Wednesday, February 8, 2012

Happy Birthday to my Mother: Iris Luckenbill Fitzgerald - 2/8/07 - 1/21/89


On May 11, nineteen thirty-four,
you and Dad bought a house
in a small town in Indiana.
On the Mother's Day that followed
he planted a lilac bush. Perhaps
he said, "Happy Mother's Day!"
Then, in forty-nine, he died on you.


One summer's day in seventy-two --
you were sixty-five and I was thirty-two --
you asked if I'd prune the lilac.
I went out back to look.
Twelve-, fourteen-feet tall.
Some drooping,
almost laying flat on the ground;
others violating the garden's space.
I went uptown and returned with
a brand-new saw.
You squinted into
a bright afternoon, shading,
with a saluting hand,
your eyes.
I sawed away.
"This one too, don't you think?"
you'd say.
Trying to sound patient I said,
"It's up to you,
just tell me what you want me to do."


Twenty years ago we chose
a lilac dress for you.
On an amazingly warm January day
my five brothers and I bore you to your grave.
Our three sisters looked on and cried.
The priest intoned some intonations.
He sprinkled water onto the casket
with an aspergillum.
And then it was done.
I did not want to leave you there,
did not want to turn and go.
I did though,
and as I did I saw
the gravediggers across the way;
they were leaning against the back of a pickup truck,
waiting for the seventy of us to go.
They had work to do.


Here's what's come to mind today:
Your pies were the world's best;
they were as perfect as T.S. Eliot's poems,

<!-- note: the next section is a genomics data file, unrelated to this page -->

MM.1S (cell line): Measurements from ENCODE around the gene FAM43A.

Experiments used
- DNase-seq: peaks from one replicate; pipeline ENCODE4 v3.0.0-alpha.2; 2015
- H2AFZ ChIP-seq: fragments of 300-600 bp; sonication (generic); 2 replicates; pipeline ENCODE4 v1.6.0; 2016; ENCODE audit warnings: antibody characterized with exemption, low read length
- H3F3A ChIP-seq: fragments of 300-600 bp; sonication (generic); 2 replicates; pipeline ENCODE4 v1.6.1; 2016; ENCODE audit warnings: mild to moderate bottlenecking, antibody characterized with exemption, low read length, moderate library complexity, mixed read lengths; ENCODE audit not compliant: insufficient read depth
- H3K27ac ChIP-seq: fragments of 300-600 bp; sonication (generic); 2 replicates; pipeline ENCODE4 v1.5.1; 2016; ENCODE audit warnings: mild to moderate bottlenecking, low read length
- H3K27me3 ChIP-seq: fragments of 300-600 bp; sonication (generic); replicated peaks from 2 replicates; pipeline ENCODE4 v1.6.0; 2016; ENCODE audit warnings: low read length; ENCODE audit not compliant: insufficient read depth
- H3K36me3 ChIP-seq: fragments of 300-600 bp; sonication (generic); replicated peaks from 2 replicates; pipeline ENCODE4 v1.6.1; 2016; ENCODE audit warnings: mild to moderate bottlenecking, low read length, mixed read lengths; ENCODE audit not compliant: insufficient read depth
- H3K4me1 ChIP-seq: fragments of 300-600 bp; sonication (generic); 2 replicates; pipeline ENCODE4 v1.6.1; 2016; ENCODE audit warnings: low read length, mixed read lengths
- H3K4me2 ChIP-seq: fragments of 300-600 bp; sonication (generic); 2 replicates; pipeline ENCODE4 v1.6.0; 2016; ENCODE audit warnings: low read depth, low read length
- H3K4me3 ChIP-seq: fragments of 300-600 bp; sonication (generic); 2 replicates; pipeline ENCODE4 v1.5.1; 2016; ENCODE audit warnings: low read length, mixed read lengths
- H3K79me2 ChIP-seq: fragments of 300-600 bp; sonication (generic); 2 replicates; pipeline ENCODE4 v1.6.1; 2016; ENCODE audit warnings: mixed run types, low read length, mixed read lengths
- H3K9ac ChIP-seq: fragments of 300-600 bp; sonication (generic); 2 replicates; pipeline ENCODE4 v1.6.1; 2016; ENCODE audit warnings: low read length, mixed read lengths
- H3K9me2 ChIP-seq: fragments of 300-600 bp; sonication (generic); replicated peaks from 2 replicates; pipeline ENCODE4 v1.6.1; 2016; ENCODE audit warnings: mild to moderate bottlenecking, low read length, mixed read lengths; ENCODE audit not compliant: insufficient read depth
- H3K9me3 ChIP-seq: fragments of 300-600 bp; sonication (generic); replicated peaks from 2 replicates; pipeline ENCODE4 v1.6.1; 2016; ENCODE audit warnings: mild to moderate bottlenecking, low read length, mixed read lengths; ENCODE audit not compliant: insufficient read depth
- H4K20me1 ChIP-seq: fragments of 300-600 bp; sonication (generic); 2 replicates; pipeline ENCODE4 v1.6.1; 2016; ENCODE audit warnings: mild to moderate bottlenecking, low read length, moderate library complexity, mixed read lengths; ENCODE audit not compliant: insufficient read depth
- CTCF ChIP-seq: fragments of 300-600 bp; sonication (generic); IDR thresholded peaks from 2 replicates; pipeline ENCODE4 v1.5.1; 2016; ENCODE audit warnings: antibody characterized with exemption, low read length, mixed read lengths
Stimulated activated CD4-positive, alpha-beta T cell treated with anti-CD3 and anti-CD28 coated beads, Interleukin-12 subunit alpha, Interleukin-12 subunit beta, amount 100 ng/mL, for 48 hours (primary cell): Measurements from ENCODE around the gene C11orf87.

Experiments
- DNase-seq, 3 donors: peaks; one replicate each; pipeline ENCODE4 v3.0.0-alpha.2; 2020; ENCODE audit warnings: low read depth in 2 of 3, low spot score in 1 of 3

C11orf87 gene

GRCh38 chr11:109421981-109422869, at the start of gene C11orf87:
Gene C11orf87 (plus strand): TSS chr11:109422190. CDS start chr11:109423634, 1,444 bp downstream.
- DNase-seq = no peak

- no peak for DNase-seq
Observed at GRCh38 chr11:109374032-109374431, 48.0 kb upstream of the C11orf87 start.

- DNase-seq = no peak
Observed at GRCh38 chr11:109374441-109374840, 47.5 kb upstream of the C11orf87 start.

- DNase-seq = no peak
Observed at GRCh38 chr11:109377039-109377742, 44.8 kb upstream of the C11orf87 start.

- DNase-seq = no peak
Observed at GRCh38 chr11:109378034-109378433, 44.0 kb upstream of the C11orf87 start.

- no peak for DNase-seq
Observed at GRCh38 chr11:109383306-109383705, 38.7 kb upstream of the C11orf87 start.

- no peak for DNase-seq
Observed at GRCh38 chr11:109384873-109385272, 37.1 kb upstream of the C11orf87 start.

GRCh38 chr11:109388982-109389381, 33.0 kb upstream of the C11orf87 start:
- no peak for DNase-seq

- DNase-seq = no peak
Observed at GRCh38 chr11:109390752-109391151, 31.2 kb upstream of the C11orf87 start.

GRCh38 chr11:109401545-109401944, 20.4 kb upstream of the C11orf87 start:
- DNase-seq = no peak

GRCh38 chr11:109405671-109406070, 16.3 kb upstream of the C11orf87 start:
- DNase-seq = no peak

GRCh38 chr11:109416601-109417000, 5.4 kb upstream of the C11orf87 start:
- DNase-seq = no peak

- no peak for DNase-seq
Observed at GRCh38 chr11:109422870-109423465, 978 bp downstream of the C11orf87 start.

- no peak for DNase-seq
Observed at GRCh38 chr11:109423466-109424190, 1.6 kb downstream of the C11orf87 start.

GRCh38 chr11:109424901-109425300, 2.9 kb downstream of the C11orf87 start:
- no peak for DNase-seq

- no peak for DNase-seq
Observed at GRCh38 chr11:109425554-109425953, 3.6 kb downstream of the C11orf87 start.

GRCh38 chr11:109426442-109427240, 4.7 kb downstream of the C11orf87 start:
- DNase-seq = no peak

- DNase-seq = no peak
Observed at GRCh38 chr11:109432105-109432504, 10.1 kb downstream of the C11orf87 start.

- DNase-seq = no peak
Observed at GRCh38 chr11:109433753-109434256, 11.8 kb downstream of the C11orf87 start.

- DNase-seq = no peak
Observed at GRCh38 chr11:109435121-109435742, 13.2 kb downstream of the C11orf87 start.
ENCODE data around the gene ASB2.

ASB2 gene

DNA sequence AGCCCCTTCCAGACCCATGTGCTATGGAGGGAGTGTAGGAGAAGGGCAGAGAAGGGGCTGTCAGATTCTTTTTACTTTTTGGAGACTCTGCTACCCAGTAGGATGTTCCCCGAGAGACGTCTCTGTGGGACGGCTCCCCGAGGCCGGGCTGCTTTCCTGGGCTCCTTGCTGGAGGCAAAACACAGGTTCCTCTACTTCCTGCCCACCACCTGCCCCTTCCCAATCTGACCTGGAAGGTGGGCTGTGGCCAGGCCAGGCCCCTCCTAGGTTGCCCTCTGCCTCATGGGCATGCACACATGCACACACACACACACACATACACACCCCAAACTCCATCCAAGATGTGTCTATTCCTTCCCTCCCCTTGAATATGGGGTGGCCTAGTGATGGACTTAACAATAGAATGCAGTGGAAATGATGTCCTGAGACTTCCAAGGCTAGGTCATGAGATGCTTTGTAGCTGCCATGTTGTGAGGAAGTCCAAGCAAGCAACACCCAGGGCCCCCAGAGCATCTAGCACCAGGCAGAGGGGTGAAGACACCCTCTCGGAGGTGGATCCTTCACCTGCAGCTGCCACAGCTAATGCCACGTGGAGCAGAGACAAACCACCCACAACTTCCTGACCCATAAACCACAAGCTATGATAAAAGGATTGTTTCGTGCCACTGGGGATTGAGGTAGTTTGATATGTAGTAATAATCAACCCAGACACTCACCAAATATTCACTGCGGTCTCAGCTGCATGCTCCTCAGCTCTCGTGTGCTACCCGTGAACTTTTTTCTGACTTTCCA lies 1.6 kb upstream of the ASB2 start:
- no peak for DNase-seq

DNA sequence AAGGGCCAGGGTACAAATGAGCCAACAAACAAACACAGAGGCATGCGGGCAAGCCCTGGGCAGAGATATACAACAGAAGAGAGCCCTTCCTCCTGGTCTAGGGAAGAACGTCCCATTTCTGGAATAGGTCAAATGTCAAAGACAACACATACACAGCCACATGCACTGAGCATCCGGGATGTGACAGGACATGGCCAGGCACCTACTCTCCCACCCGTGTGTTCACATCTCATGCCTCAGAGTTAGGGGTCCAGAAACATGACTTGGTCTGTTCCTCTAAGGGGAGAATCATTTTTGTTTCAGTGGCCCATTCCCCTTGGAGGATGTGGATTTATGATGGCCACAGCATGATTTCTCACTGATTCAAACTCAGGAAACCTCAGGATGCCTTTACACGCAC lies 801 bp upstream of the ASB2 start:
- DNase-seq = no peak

and no one else's crust comes close.
"Don't work the dough too much," you'd instruct.
Only you, though, seemed to know
how much is too much.
And what I wouldn't give for one of your
from-scratch chocolate cakes with that icing
that was flavored with stale coffee.
And I'd love some of your fried chicken;
I can see you prepping it,
shaking it in a brown paper bag
into which you'd put flour and seasonings.
And I think of your gardens,
your year-after-year-after-year gardens,
your straight and disciplined rows of onions,
of lettuce, of beans and tomatoes and corn.
And I think of your hair, always in a bun,
except when it was being washed or dried --
dried sometimes in the summer sun.


The house ended up in my name.
A few years ago I sold it to my brother Jim.
We made a deal: 5 lump sums, 5 annual payments.
He asked, "What day to you want them payments due?"
"Doesn't matter to me," I said to him.
"How's about we make 'em due on the
eighth of February ...
that way we'll never forget."


The lilac bush is still there.
I still have that saw, too, by the way;
it's a good one.


I think this poem could use some pruning.
Some of my lines, I sense, are drooping,
some laying almost flat on the ground.
"This one, too, don't you think?"
I might say to myself.
But no ... enough for today.
I've recorded it in this notebook;
I'm putting it on the shelf.


  1. Thanks George, good memories. G

  2. 'n your mama hugs you from the universe...

  3. Chinese has a phrase to describe a beautiful narration or talking as 娓娓(two-character in a phrase/word), which visually stands for means 女 female+ 尾 tail, and connotates "beautiful, smoothe, pleasant", referring to the ease and elegance of narrating. This piece reads like that.